Refuse workers in Birmingham are stepping up their action today, Friday, with a new strike timetable that even bosses say will bring bin collections to a halt.
The Unite union members will continue to strike for three hours a day, but this will now be split into three one-hour walkouts.
Since they also have two breaks, this means five trips to and from their depots each day. A “management source” conceded to a local paper that, “We fear they will spend most of the time just driving and nothing will be collected.”
One striker told Socialist Worker, “We started small and we’ve progressed. Now I can’t see the council holding out much longer. We’ve created such a backlog of rubbish that even if we started work tomorrow it would take weeks of overtime to get on top of it.”
The Labour council is trying to remove a safety critical role, slash the pay of the workers who do it, and give all workers more work and less time off. But it has provoked resistance.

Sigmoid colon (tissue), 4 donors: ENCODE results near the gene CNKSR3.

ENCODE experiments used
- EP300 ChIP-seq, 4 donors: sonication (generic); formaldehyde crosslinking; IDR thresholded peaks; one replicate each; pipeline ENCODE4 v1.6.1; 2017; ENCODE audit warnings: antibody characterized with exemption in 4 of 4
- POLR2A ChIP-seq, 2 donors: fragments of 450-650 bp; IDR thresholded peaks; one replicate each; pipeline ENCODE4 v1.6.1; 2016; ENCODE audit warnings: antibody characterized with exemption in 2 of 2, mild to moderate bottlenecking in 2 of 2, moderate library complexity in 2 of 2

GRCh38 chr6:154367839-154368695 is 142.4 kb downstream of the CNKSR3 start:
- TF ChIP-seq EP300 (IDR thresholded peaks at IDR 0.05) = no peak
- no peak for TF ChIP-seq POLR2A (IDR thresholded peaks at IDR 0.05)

The striker said, “I’ve never seen solidarity like it is now, it’s absolutely amazing. The strength and the commitment to fight on is beyond belief. Suddenly everyone’s an activist, everyone’s taking part.
“It took a big attack to get here, but now we’re taking the fight to them. The council’s chief executives—paid hundreds of thousands pounds for their ‘expertise’—are being outmanoeuvred by grade 2 bin men.”
The strike could be a spur for other fights.
Recycling workers employed by Suez in Doncaster have called two five-day strikes against a rotten pay deal as bosses plot to axe over 100 jobs. It follows a vote to strike by refuse workers in Wigan.
In Birmingham the council has spent six years slashing jobs and services with more attacks ahead.
This is partly why its attempts to turn people against the strikers have had limited success.
“People in some areas haven’t had a collection in eight weeks,” the striker said. “They’re getting a bit more pissed off with us—but a lot more pissed off with the council.
“People know what the council has been doing. And council leaders forget, we meet every single person in this city. We speak to them and we get a lot of support. I lose count of how many horns have beeped, how many thumbs up we’ve had.”
This strike can win—and send a clear message that with workers’ solidarity it’s possible to beat austerity.